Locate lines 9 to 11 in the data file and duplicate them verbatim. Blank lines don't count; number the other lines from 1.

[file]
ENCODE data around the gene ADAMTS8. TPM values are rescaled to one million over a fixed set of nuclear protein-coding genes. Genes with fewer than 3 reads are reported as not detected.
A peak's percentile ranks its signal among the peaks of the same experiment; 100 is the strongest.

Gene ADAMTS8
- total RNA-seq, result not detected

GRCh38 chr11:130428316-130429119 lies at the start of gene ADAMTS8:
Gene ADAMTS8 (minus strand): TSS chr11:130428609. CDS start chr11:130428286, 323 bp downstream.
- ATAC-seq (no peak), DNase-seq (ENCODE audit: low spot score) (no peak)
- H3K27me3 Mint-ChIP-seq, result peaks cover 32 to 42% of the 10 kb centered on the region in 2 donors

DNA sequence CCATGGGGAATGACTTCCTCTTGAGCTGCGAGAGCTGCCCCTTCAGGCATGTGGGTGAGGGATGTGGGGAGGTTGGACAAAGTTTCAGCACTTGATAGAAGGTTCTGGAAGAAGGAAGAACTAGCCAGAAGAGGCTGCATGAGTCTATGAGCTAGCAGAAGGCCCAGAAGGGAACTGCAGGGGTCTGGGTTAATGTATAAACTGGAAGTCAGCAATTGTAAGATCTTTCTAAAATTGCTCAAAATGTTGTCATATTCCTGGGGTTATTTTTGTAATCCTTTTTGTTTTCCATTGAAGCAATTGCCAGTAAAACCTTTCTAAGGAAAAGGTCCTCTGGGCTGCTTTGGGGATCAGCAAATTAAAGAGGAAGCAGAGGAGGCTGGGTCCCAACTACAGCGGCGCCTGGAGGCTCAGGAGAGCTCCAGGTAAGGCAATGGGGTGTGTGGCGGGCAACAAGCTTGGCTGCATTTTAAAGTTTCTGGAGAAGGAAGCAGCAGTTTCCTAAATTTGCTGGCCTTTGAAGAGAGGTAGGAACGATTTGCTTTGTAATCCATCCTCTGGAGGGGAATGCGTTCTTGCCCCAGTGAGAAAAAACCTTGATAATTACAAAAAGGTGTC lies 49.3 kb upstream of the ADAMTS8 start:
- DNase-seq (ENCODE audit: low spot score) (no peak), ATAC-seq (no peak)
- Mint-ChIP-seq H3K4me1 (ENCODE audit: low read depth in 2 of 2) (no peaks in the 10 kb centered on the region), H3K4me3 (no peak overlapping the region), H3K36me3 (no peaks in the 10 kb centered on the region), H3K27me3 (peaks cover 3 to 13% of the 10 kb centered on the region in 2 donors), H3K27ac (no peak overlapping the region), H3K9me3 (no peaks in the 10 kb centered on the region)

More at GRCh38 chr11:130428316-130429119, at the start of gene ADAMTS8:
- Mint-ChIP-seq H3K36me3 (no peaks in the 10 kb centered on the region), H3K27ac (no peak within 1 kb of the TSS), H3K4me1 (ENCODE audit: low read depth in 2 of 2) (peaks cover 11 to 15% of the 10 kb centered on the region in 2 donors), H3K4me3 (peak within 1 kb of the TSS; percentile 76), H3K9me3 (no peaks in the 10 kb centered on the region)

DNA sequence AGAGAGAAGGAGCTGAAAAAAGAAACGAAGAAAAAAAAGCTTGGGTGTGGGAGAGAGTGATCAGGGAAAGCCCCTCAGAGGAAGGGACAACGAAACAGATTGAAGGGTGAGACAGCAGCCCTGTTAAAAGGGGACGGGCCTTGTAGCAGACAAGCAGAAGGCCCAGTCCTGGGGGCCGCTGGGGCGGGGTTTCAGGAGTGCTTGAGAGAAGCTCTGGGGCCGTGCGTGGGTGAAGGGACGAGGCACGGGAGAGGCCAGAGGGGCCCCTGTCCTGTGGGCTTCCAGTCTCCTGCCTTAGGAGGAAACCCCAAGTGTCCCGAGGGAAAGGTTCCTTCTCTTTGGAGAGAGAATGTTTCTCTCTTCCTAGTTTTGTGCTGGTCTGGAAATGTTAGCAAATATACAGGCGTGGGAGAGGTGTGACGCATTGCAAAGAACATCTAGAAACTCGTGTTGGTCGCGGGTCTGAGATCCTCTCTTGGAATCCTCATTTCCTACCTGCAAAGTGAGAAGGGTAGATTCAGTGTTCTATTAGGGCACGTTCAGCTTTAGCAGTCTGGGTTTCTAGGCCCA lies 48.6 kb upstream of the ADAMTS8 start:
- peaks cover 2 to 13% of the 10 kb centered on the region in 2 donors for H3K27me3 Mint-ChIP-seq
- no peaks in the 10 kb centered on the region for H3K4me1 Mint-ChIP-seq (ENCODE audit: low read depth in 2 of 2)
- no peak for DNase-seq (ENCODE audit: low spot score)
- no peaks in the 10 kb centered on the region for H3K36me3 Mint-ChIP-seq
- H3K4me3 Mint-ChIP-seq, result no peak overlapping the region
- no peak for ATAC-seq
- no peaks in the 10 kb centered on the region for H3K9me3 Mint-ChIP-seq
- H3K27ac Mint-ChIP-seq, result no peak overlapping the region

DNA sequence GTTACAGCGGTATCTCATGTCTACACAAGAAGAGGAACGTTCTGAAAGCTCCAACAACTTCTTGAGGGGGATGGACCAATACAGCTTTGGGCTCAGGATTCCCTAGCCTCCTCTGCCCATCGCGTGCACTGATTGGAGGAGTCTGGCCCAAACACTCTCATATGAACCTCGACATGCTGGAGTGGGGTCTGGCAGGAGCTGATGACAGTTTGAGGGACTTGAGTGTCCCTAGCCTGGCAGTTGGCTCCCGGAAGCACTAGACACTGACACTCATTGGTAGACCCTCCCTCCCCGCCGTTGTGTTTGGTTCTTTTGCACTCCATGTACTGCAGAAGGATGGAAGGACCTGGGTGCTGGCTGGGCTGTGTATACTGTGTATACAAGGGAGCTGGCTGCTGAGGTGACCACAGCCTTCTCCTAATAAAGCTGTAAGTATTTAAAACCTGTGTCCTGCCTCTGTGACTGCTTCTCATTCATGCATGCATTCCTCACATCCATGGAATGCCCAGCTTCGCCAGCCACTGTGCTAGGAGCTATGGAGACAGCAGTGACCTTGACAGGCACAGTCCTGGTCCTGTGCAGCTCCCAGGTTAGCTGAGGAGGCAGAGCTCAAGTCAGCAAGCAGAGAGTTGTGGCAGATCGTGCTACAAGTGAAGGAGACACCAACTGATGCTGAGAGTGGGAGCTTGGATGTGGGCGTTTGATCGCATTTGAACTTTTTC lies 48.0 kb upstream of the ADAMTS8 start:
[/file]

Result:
DNA sequence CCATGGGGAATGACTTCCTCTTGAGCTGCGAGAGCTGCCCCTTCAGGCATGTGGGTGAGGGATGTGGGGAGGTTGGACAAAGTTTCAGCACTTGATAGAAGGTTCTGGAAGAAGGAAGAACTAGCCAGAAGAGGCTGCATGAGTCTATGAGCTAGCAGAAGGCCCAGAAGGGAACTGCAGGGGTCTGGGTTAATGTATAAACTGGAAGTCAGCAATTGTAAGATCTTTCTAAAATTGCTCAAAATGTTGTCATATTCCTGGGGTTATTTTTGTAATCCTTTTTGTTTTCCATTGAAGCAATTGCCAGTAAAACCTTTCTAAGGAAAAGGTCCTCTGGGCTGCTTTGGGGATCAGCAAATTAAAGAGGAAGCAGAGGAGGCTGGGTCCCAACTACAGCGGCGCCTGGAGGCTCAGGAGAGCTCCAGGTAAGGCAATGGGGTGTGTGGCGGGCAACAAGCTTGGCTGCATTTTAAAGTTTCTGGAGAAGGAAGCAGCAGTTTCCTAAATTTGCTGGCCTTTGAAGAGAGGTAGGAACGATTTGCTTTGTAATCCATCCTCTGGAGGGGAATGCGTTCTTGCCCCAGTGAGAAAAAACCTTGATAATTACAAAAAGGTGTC lies 49.3 kb upstream of the ADAMTS8 start:
- DNase-seq (ENCODE audit: low spot score) (no peak), ATAC-seq (no peak)
- Mint-ChIP-seq H3K4me1 (ENCODE audit: low read depth in 2 of 2) (no peaks in the 10 kb centered on the region), H3K4me3 (no peak overlapping the region), H3K36me3 (no peaks in the 10 kb centered on the region), H3K27me3 (peaks cover 3 to 13% of the 10 kb centered on the region in 2 donors), H3K27ac (no peak overlapping the region), H3K9me3 (no peaks in the 10 kb centered on the region)